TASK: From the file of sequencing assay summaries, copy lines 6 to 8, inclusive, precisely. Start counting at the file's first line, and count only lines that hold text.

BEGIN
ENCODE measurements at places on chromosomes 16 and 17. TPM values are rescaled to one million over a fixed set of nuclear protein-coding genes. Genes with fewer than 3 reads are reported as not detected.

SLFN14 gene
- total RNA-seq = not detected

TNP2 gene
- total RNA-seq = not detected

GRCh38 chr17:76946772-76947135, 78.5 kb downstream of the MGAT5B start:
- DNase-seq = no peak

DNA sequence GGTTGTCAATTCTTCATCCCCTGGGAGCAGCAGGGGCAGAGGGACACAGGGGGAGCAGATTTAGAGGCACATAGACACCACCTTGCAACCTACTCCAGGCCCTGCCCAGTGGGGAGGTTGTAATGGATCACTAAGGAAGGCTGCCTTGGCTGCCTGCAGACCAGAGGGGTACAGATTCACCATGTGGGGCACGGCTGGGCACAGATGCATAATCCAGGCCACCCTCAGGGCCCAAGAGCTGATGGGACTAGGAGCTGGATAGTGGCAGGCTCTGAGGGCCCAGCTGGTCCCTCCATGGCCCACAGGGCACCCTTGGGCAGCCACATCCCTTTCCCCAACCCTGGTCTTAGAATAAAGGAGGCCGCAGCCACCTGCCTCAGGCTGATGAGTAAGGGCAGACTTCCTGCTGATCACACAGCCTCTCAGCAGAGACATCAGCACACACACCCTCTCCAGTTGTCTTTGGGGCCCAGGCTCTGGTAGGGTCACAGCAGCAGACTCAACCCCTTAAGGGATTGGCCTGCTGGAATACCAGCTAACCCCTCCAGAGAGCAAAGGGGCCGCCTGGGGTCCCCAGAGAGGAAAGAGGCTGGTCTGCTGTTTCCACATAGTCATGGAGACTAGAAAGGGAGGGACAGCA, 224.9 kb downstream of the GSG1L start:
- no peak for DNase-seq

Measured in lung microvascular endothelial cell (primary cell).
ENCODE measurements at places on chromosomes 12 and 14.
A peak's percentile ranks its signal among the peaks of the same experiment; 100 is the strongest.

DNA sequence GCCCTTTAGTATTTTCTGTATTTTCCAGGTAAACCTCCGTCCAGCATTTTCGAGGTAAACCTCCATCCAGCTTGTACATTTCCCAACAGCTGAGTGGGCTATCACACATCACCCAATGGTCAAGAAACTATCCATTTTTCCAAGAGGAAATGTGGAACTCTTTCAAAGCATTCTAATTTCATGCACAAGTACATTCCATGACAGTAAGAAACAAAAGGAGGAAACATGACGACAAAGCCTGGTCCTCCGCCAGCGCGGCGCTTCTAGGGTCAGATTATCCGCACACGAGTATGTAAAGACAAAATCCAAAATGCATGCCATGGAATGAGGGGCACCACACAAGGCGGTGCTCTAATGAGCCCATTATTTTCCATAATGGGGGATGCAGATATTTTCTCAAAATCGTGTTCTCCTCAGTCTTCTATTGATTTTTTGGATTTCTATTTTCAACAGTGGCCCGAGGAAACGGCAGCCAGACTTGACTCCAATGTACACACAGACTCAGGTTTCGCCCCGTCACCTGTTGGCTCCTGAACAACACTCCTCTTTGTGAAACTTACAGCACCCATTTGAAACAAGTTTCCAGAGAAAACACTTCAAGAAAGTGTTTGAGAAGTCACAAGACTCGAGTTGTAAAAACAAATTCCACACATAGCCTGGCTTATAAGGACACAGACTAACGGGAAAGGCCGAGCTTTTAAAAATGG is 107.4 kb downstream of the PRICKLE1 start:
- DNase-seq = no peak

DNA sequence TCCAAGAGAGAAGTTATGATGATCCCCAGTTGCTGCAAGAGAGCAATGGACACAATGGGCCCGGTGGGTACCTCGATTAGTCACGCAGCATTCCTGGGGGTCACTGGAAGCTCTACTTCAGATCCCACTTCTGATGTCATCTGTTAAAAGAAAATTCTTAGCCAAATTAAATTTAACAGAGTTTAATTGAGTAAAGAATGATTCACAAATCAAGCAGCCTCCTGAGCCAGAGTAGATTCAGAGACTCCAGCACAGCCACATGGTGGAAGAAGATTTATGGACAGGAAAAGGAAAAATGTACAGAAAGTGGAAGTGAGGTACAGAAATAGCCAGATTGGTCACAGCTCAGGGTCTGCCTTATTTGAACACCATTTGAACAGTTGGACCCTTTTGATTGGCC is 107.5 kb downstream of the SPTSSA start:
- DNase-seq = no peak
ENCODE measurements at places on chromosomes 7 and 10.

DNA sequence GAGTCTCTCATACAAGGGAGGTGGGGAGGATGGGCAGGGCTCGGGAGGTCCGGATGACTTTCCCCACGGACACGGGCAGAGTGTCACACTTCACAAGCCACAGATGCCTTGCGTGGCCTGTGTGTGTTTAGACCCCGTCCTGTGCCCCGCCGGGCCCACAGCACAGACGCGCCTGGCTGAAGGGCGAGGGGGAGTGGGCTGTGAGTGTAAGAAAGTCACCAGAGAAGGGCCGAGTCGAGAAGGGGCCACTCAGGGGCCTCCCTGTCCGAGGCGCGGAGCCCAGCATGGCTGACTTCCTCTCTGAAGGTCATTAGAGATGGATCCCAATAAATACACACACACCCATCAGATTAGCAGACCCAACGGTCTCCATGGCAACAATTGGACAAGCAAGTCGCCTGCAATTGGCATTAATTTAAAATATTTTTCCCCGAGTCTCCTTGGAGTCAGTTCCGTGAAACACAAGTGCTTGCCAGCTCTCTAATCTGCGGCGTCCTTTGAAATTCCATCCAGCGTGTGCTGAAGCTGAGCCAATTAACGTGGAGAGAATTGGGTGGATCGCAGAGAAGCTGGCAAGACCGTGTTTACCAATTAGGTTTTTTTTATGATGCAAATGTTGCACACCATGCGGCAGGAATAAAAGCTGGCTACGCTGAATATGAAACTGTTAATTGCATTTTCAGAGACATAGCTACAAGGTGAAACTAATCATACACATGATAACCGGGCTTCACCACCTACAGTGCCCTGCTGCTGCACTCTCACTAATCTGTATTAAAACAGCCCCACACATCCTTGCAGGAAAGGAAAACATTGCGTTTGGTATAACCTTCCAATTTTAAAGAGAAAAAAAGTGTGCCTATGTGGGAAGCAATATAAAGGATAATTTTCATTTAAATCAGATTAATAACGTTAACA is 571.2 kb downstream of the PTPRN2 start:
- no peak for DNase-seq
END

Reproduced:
GRCh38 chr17:76946772-76947135, 78.5 kb downstream of the MGAT5B start:
- DNase-seq = no peak

DNA sequence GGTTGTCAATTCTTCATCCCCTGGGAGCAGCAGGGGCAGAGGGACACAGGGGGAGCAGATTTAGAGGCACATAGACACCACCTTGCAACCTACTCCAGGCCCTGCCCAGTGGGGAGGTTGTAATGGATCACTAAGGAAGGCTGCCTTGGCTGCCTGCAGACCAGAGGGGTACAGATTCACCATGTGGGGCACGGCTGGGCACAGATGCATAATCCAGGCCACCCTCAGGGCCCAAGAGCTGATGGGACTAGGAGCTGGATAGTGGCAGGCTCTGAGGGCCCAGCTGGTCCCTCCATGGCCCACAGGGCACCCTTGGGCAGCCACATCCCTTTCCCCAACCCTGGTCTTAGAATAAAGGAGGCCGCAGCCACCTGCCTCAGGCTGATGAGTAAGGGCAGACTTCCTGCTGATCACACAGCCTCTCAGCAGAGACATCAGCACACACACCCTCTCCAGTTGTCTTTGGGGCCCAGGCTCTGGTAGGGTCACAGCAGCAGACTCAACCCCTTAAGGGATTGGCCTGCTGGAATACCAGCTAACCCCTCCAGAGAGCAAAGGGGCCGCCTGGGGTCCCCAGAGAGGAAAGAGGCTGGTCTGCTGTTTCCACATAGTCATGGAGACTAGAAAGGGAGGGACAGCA, 224.9 kb downstream of the GSG1L start: